You couldn't get much newer(or more expensive) technology than that.

        In October 1946, Attlee called a small cabinet sub-committee meeting to discuss building a gaseous diffusion plant to enrich uranium. The meeting was about to decide against it on grounds of cost, when [Ernest] Bevin arrived late and said "We've got to have this thing. I don't mind it for myself, but I don't want any other Foreign Secretary of this country to be talked at or to by the Secretary of State of the US as I have just been... We've got to have this thing over here, whatever it costs ... We've got to have the bloody Union Jack on top of it."[42]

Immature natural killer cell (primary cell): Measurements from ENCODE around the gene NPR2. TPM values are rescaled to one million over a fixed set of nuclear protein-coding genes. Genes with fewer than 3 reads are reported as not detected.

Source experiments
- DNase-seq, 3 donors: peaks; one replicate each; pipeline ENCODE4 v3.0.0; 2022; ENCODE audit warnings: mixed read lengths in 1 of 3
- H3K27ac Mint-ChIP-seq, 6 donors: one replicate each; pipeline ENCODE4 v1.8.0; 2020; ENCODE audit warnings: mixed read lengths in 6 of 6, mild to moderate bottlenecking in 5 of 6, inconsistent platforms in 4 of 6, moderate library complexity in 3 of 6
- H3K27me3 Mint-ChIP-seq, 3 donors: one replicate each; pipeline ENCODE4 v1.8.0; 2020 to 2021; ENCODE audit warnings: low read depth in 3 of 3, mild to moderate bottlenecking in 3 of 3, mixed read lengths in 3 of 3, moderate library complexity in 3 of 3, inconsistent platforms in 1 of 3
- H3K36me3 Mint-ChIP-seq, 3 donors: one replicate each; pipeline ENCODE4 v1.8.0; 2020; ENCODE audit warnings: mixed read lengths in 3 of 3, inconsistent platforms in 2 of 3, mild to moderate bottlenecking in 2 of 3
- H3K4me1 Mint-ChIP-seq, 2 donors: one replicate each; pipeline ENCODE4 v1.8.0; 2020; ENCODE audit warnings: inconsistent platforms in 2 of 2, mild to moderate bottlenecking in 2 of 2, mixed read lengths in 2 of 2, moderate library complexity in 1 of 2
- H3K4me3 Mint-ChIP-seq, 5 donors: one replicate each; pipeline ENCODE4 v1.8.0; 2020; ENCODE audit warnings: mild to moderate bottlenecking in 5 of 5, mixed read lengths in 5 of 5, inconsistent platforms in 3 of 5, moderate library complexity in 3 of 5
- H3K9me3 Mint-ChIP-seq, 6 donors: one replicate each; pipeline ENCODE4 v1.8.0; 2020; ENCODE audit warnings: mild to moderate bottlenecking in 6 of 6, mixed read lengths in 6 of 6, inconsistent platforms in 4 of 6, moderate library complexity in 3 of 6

* https://en.wikipedia.org/wiki/Nuclea...an_cooperation

        I imagine any number of historical treasures could have been preserved if such expenditure was not embarked upon.

        It was, of course, the right thing to do.
        Last edited by At ease; 16 Feb 16, 06:45.
        "It's like shooting rats in a barrel."
        "You'll be in a barrel if you don't watch out for the fighters!"

        "Talking about airplanes is a very pleasant mental disease."
        — Sergei(son of Igor) Sikorsky, 'AOPA Pilot' magazine February 2003.

        Comment


        • #5
          Originally posted by At ease View Post
          The Atlee government did fully fund Britain's independent A Bomb project.

          The USA would not provide any information(due to the McMahon Act*), so everything was done from scratch.

          You couldn't get much newer(or more expensive) technology than that.




          * https://en.wikipedia.org/wiki/Nuclea...an_cooperation